Although the main official investigation of Chicago described it as a “police riot,” the Nixon Administration decided to indict the anti-war leaders. So during the Conspiracy Trial in 1970, Tom Hayden, David Dellinger, Abbie Hoffman, et al., figured I would be reasonably respectable (as a former delegate) and therefore relatively convincing to the jury and the national public, in testifying that the anti-war folks were not trying to organize violence but instead were the victims of police violence.
As the trial went forward, it became clear that the judge — Julius Hoffman, a Jew — was utterly subservient to the prosecution and wildly hostile to the defense. (Some of us thought he had become possessed by the dybbuk of Torquemada, head of the Inquisition. How else could a Jew behave that way? We tried to exorcise his dybbuk. It didn’t work.)
Judge Hoffman browbeat witnesses, ultimately literally gagging and binding Bobby Seale, the only Black defendant, for challenging his rulings. Dozens of his rulings against the Eight were later cited by the Court of Appeals as major legal errors, requiring reversal of all the convictions the prosecution had achieved in his court.
So when I arrived at the Federal courthouse in Chicago, I was very nervous. About the judge, much more than the prosecution or my own testimony.
The witness who was scheduled to testify right before me was Arlo Guthrie. He had sung “Alice’s Restaurant” to/with the crowd at Grant Park, and the defense wanted to show the jury that there was no incitement to violence in it.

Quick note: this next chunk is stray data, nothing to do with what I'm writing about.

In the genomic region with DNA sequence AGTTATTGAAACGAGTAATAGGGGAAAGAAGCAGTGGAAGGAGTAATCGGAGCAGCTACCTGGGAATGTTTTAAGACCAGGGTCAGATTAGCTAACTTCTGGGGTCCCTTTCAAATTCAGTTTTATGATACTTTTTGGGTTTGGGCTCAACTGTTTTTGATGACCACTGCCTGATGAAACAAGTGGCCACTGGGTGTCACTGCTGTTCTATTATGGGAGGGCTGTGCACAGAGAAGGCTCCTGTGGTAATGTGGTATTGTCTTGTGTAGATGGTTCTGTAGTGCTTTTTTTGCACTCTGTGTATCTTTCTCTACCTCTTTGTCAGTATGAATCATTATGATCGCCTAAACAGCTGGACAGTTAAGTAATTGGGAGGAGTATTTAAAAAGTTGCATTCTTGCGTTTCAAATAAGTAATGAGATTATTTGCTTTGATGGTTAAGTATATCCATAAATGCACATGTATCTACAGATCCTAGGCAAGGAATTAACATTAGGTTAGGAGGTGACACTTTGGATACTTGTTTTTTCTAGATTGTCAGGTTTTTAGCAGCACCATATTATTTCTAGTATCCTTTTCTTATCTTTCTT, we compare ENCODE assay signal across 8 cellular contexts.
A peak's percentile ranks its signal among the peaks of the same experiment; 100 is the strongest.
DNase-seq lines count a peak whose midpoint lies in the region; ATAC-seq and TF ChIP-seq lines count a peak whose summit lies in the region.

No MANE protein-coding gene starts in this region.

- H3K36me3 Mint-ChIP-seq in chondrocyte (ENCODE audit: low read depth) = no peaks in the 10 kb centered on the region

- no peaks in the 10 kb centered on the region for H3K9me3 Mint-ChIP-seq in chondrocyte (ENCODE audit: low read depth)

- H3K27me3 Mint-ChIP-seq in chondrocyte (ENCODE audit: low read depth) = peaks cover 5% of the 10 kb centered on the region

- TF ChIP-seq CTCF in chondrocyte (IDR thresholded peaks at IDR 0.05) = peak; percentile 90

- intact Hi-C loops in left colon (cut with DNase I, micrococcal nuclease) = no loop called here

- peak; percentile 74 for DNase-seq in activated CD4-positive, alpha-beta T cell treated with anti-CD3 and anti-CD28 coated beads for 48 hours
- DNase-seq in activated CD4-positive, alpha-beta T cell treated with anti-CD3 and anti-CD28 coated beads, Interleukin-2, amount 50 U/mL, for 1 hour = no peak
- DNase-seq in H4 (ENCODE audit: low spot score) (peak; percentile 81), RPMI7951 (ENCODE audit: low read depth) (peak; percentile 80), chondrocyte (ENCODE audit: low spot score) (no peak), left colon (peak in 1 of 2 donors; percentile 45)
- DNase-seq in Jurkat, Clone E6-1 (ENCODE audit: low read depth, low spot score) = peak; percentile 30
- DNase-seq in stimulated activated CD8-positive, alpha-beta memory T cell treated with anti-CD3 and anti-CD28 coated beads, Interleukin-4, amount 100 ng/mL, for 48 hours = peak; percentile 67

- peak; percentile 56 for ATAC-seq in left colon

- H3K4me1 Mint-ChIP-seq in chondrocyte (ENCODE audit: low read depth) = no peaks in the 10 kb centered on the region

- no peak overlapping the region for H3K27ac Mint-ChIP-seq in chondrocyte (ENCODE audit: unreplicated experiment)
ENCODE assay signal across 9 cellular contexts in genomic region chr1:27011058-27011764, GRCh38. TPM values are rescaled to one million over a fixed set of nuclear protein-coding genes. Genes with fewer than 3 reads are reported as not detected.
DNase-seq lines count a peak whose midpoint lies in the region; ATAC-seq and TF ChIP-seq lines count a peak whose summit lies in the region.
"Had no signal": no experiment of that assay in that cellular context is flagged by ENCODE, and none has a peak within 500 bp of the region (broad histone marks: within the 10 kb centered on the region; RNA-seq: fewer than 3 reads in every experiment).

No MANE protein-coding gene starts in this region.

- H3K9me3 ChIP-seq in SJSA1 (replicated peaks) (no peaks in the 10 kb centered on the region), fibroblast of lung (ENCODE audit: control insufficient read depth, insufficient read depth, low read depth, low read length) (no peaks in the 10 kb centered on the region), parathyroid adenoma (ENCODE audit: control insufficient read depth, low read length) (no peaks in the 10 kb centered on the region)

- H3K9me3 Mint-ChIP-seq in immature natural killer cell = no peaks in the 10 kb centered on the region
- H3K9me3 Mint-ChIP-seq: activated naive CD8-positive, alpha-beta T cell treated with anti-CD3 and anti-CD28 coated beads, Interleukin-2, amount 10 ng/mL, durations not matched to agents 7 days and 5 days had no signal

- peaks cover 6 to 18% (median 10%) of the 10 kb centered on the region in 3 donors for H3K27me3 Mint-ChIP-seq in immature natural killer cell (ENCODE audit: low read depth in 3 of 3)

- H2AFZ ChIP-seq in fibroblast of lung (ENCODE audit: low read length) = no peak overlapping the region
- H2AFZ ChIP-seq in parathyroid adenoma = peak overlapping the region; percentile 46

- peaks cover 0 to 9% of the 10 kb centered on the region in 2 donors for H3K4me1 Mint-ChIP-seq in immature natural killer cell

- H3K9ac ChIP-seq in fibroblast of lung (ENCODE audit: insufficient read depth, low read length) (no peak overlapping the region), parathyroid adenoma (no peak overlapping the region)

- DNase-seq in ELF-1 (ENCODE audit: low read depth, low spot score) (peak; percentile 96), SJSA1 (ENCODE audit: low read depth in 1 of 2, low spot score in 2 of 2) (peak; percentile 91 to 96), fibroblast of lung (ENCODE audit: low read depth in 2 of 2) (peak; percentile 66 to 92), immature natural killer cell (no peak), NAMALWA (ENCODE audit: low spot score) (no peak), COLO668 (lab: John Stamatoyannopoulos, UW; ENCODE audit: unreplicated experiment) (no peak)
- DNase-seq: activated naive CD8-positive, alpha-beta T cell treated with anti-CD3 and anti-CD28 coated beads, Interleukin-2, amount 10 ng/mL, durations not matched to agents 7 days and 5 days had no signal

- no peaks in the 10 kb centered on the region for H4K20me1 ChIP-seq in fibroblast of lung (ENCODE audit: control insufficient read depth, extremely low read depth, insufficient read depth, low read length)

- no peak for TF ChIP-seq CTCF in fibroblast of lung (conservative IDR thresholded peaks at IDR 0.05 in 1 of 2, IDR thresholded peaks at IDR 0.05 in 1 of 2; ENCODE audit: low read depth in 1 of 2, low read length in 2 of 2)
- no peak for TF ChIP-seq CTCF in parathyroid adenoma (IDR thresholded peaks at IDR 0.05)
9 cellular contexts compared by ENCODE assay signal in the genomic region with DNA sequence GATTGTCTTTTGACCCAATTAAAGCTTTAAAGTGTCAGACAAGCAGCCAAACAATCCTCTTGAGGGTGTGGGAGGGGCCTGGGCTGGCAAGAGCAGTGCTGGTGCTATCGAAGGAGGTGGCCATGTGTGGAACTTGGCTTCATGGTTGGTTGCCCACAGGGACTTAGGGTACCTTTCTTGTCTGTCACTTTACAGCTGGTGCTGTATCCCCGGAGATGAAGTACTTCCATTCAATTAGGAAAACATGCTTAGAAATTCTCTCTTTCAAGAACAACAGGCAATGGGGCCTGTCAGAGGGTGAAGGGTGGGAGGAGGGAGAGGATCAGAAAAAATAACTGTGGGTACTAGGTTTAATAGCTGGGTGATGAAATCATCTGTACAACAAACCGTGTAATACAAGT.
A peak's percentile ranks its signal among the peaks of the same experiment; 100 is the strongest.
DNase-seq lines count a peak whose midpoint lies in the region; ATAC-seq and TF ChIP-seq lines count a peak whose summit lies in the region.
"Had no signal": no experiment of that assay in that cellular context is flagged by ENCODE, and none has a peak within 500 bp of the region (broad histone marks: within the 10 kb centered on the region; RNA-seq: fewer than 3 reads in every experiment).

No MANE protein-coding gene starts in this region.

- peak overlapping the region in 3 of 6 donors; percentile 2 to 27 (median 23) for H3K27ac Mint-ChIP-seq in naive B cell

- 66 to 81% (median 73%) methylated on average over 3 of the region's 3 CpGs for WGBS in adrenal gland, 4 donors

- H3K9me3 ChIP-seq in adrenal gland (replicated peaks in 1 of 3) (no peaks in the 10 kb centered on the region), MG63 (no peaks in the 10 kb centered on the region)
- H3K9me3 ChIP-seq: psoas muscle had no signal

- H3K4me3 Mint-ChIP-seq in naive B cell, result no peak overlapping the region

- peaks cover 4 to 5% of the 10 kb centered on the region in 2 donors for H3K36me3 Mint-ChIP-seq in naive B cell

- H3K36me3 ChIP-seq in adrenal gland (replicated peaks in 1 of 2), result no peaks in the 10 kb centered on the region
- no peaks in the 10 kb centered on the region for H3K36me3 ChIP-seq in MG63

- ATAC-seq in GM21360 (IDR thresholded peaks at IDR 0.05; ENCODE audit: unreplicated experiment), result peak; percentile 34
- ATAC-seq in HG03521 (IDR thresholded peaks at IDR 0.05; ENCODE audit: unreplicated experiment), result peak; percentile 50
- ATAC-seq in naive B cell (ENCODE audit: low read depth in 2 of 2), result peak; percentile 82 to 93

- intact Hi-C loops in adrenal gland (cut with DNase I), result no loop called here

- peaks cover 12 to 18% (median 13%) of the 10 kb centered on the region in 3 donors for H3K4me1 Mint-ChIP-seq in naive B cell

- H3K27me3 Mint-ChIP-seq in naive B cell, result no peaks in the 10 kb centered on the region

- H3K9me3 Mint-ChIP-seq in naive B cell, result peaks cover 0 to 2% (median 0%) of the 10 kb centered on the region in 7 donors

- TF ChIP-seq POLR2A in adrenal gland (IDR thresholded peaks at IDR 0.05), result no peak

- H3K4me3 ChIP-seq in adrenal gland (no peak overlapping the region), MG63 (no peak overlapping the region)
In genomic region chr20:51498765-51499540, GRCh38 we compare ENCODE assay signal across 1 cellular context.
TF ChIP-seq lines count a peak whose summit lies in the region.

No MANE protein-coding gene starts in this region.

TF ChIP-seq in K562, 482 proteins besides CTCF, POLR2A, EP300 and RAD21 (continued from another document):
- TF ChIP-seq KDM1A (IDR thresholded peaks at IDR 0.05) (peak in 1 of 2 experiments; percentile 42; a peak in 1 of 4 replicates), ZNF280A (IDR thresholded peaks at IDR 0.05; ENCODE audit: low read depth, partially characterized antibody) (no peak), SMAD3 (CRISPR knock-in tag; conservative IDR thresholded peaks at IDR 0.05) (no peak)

So William Kunstler, z’l, the lawyer for the defense, asked Guthrie to sing “Alice’s Restaurant” so that the jury could get a direct sense of the event.
But Judge Hoffman stopped him: “You can’t sing in my courtroom!!”
“But,” said Kunstler, “it’s evidence of the intent of the organizers and the crowd!”
For minutes they snarled at each other. Finally, Judge Hoffman: “He can SAY what he told them, but NO SINGING.”
And then — Guthrie couldn’t do it. The song, which lasts 25 minutes, he knew by utter heart, having sung it probably more than a thousand times — but to say it without singing, he couldn’t. His memory was keyed to the melody. And maybe Judge Hoffman’s rage helped disassemble him.
So he came back to the witness room, crushed.
And I’m up next. I start trembling, trying to figure out how I can avoid falling apart.
I decide that if I wear a yarmulke, that will strengthen me to connect with a power Higher/Other than the United States and Judge Hoffman. (Up to that moment, I had never worn a yarmulke in a non-officially “religious” situation. I had written the Freedom Seder in 1969, but was in 1970 still wrestling with the question of what this weird and powerful “Jewish thing” meant in my life.)